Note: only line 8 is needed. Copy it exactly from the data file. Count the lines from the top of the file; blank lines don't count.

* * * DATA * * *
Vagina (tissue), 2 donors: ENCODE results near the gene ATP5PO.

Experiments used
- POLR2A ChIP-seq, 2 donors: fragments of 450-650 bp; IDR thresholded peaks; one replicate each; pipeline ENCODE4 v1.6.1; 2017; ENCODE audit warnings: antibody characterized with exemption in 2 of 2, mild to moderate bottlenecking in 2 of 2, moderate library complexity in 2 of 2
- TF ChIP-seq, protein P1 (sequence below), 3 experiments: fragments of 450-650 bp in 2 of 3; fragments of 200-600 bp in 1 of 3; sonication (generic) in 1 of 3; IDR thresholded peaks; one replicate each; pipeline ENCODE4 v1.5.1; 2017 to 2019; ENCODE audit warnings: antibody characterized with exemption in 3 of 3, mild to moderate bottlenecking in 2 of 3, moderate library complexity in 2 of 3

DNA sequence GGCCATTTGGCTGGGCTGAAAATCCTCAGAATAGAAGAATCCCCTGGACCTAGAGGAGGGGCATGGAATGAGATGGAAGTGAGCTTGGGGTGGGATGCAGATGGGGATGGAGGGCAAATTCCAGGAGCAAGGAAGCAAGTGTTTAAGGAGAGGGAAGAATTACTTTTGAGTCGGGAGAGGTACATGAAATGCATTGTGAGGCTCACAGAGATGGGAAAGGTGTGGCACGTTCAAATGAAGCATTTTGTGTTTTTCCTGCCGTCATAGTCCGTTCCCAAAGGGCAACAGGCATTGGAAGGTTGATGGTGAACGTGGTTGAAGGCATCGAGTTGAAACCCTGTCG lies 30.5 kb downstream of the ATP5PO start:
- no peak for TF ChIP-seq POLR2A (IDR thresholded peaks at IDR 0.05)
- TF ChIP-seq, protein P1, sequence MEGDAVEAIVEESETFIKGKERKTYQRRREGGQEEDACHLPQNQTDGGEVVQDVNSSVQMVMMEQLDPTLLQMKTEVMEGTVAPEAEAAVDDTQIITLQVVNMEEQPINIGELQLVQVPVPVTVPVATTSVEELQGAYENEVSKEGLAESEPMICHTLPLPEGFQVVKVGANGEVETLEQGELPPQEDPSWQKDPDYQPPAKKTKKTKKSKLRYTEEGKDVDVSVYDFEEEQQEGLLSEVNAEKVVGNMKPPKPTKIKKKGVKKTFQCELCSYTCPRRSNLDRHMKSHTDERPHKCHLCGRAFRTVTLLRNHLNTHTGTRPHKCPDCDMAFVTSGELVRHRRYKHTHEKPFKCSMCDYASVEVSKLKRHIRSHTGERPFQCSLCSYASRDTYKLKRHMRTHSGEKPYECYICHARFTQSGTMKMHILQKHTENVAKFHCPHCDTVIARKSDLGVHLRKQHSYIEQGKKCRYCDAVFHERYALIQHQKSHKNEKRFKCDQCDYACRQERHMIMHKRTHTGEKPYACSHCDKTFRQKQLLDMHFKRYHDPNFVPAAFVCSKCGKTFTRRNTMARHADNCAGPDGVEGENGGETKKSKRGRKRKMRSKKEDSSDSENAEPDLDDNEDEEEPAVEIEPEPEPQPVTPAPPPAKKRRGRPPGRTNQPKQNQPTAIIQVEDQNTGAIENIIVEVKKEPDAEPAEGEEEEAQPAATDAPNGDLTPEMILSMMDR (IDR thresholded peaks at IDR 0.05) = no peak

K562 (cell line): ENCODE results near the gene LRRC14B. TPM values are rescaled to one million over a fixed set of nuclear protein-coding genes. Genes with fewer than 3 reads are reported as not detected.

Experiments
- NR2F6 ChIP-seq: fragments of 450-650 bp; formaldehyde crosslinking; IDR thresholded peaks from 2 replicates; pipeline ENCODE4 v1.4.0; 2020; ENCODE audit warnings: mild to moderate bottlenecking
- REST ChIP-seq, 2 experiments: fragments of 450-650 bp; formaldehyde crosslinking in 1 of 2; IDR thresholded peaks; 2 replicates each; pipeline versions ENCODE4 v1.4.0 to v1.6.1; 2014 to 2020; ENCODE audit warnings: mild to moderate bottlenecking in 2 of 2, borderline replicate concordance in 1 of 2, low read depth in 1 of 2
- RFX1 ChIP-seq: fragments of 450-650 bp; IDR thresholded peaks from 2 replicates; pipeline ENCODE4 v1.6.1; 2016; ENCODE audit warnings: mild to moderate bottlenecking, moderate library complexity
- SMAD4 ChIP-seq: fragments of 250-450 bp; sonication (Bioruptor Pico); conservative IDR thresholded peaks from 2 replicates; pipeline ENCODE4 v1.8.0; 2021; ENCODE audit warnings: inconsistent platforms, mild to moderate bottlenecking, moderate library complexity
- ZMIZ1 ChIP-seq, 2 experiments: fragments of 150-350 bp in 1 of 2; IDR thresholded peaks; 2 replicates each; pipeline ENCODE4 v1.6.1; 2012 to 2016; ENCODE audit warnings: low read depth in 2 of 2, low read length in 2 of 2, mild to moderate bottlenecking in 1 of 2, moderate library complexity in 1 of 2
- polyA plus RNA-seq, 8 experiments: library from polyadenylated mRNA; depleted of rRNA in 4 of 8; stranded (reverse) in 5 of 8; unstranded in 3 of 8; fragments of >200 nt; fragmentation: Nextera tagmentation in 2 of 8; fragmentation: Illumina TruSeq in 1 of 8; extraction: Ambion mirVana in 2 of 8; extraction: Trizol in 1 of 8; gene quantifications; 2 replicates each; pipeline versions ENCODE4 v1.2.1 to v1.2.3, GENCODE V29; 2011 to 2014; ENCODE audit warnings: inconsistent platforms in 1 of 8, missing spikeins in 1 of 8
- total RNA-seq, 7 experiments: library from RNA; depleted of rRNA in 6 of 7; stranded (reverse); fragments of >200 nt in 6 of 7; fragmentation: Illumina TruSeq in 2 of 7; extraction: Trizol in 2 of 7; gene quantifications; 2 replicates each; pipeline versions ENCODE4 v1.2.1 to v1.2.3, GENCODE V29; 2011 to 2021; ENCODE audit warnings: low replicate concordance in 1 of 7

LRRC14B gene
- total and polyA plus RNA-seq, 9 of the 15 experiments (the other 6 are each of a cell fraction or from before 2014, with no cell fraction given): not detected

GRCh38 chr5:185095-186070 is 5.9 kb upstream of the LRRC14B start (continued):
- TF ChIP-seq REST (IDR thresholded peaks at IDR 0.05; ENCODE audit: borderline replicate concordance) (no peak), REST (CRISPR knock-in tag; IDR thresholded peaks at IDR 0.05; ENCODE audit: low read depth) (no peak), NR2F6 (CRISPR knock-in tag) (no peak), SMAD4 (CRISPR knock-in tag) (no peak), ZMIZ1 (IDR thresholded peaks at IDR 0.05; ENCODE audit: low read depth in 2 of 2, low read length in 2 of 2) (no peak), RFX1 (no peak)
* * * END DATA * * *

K562 (cell line): ENCODE results near the gene LRRC14B. TPM values are rescaled to one million over a fixed set of nuclear protein-coding genes. Genes with fewer than 3 reads are reported as not detected.